How much exposition do you need in a film? Those clunky scenes when characters discuss plot, stitching Scene A to Scene B? Obviously film is a visual medium, so in theory nobody needs say anything.
In Under the Skin, director Jonathan Glazer decides less is definitely more, keeping dialogue to a minimum as Scarlett Johansson's alluring alien arrives in Scotland and begins patrolling the streets for men.
In short, it's Species with A-levels.
There are bound to be comparisons with Nic Roeg'sThe Man Who Fell to Earth, the last time an intelligent, erotic, surreal study of an alien's arrival on Earth made such an impact. That was almost 40 years ago.
Since then we've had plenty of alien visitor movies, but many were teen-friendly offerings designed to make pots of cash or satires such as Brother From Another Planet and Morons From Outer Space.
Glazer had spent a decade developing the movie, distilling the source novel down to its purest form. And the result is disturbing, mesmerising and unforgettable.
Johansson is terrific in one of the boldest roles of her career. Initially a predatory, blank avatar unaffected by empathy, her visitor merely exists to trap men and use them.
'Why' would be spoilerific.
How she does it is part Hellraiser; asking guys back to her dingy house where they are understandably seduced, and then live to regret it.
Through it all the soundtrack throbs and pulses. The camera largely taking a back seat as we watch the visitor watching the locals, searching for her next target.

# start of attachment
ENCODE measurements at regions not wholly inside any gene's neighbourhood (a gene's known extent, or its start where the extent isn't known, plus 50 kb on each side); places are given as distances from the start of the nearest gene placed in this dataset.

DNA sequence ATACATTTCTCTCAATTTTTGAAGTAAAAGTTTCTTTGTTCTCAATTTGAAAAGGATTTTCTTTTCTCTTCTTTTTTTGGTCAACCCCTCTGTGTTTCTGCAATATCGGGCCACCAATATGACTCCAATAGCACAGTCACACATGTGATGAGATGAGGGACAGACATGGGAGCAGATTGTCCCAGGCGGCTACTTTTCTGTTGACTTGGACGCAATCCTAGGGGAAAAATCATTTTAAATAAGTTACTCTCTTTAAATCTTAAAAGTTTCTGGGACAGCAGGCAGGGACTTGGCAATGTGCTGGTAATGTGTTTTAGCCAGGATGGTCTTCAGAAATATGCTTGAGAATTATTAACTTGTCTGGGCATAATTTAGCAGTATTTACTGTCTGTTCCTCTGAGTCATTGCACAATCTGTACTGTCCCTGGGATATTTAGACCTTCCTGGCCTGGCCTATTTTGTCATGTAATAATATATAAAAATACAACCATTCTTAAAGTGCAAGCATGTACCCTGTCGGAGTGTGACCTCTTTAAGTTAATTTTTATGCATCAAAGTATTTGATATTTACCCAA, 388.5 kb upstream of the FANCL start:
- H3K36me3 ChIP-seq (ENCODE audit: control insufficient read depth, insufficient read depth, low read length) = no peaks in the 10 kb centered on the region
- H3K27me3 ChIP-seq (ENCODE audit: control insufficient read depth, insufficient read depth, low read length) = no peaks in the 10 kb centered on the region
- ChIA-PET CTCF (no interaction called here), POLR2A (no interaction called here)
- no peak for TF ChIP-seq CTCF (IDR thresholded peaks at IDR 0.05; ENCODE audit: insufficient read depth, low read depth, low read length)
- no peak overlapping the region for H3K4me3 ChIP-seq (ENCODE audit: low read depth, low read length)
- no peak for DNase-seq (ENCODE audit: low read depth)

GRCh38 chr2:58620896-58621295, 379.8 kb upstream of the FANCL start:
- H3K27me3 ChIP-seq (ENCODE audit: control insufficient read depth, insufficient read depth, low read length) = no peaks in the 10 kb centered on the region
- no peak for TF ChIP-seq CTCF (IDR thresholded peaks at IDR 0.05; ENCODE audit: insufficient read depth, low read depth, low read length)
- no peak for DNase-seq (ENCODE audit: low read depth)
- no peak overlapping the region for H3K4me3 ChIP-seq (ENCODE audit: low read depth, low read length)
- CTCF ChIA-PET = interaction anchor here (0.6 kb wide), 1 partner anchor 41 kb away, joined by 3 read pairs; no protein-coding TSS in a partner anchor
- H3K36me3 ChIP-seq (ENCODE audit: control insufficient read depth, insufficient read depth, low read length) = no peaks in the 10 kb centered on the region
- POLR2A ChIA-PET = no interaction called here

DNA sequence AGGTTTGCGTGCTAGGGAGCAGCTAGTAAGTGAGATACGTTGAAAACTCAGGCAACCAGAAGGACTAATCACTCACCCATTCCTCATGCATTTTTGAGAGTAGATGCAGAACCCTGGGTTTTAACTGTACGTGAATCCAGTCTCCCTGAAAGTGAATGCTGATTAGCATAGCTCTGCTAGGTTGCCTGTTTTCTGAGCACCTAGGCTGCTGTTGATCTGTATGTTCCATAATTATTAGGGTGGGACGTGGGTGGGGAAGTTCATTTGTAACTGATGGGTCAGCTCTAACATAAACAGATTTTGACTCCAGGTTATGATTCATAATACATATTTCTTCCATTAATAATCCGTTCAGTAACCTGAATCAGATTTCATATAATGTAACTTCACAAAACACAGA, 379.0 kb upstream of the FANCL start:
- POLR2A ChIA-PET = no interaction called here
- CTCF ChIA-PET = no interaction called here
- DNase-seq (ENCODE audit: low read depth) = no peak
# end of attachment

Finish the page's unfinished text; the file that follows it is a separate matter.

It's as voyeuristic as Rear Window or Blue Velvet, and just as compelling.
Arguably the best scene involves a loner with "nice hands", as affecting as anything you've seen all year. It's at this point Johansson's lethal ET starts to gain a degree of humanity.
Yes, I could describe more of the plot, who the 'nice handed' character is, and lots more, but better to let the movie wash over you.
UTS is a haunting, waking dream of a movie. It may have made a modest impact at the cinema, grossing a couple of million dollars in the States alone, but given the limited number of screens it played on, and the arty sensibilities, there's perhaps little wonder.
Like all cult films, it will prove far more indelible than tent pole movies which dominate the opening weekend box office then vanish without a trace.
Hopefully we won't have to wait another decade for Glazer's follow up. He's too great a talent to languish in whatever limbo space ScarJo's alien was born from.